Mediated Contact, Intergroup Attitudes, and Ingroup Members’ Basic Values: South Koreans and Migrant Workers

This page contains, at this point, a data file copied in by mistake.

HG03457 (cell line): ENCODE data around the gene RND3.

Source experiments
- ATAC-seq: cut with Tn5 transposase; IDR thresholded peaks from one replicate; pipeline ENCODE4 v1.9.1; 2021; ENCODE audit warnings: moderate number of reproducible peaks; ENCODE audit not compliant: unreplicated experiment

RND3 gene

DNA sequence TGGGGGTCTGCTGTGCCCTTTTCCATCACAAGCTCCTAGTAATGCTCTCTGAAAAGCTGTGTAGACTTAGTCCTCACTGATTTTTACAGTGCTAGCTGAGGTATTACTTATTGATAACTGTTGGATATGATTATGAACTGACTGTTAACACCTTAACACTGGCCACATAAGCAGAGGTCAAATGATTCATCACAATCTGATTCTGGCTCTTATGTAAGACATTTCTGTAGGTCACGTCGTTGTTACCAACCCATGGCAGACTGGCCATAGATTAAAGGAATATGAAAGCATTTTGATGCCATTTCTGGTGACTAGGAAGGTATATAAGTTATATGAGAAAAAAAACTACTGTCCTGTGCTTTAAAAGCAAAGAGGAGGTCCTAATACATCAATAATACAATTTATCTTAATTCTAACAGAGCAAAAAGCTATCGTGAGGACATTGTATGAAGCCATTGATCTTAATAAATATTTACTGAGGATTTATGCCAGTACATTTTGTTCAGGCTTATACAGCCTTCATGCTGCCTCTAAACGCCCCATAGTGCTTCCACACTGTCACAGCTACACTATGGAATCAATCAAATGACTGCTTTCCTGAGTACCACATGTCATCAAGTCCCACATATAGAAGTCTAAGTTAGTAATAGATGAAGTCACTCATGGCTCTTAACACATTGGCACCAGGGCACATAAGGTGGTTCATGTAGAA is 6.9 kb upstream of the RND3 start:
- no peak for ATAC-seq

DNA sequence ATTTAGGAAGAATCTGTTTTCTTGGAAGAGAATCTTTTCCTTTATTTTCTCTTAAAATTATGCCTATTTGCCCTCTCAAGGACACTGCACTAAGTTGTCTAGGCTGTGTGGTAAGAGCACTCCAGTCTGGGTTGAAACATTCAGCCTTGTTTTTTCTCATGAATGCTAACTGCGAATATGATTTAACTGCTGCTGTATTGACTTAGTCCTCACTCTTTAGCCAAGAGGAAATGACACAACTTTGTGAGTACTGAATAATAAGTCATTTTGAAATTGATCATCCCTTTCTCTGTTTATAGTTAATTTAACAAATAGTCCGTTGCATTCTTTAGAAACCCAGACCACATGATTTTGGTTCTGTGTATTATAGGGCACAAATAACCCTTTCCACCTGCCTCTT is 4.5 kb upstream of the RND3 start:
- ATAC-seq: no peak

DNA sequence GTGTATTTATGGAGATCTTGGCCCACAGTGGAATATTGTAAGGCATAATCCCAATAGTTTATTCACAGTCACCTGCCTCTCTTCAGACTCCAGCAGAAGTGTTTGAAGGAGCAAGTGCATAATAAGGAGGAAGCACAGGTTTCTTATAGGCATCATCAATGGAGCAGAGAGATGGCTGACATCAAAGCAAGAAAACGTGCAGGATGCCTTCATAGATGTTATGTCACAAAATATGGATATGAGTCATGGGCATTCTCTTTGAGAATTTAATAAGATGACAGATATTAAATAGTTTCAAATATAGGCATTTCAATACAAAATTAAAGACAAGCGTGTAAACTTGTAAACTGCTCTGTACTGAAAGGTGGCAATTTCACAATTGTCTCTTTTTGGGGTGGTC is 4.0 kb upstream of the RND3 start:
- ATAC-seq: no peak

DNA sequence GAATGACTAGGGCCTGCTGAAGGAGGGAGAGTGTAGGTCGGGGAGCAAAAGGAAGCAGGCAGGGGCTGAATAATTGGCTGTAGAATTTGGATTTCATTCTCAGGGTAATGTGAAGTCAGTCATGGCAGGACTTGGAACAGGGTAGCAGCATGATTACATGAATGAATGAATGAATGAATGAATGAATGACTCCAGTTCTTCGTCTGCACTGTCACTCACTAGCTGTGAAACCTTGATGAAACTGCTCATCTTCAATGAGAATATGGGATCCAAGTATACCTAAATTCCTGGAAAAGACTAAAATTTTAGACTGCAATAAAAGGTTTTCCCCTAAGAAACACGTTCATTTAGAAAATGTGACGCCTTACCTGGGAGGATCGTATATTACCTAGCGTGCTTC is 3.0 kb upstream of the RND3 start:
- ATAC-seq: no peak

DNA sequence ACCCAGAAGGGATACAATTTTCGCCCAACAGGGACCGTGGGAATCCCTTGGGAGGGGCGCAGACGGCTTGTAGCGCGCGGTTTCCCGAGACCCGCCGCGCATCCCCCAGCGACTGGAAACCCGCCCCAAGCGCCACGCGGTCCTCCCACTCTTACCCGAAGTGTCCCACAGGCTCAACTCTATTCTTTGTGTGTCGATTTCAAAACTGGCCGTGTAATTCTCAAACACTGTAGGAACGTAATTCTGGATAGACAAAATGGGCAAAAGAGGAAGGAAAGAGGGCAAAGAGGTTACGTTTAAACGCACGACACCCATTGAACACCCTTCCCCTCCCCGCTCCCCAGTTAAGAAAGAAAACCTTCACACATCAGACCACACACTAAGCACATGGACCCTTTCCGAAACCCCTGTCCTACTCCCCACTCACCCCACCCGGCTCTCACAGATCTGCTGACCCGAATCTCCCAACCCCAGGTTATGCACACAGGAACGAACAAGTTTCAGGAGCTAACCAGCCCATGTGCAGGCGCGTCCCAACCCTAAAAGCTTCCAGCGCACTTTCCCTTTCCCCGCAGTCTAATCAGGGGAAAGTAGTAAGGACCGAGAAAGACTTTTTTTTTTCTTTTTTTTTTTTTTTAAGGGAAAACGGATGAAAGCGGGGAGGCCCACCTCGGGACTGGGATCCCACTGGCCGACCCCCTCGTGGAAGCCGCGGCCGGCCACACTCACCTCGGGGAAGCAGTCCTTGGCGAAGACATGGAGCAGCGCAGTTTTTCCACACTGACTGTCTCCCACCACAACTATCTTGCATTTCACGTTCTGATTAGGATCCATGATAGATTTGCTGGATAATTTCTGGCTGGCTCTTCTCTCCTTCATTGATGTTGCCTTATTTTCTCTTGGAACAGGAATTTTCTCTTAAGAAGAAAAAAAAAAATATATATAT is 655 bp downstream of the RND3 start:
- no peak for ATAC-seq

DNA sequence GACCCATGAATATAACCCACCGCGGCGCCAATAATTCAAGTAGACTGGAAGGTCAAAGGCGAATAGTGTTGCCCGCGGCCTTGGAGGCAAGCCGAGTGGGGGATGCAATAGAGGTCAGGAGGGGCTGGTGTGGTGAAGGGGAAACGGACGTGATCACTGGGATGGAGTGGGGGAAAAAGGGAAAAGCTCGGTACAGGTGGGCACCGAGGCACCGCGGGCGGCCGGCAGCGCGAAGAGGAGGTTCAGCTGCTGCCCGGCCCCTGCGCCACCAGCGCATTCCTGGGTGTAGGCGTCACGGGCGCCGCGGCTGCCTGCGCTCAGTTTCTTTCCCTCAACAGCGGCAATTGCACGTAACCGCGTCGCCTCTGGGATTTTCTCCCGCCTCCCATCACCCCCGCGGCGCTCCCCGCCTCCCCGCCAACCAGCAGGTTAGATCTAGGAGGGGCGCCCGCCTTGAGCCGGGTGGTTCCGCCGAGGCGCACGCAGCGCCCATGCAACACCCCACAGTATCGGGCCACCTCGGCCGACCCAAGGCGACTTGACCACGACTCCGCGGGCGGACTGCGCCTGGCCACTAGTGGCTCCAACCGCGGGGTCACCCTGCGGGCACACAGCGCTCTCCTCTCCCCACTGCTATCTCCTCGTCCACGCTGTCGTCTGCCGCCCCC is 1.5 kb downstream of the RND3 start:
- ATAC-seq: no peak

An experiment was conducted to examine the effects of mediated contact between ethnic Koreans and migrant workers in South Korea. Positive contact generated more positive perception of and affect toward the migrant workers but did not change South Koreans’ social distance from migrant workers. The effects of negative contact, on the other hand, were consistently significant across all three attitude measures. When the effect sizes of positive and negative mediated contact were compared, positive contact generated a stronger effect, albeit only marginally significant, than negative contact on the perception of migrant workers. In the affect and social distance measures, no significant difference was found. Furthermore, negative mediated contact increased power values through its influence on the attitudes toward migrant workers; parallel indirect effects of positive contact on universalism values were not found. Theoretical and practical implications of these findings are discussed, followed by suggestions for future studies.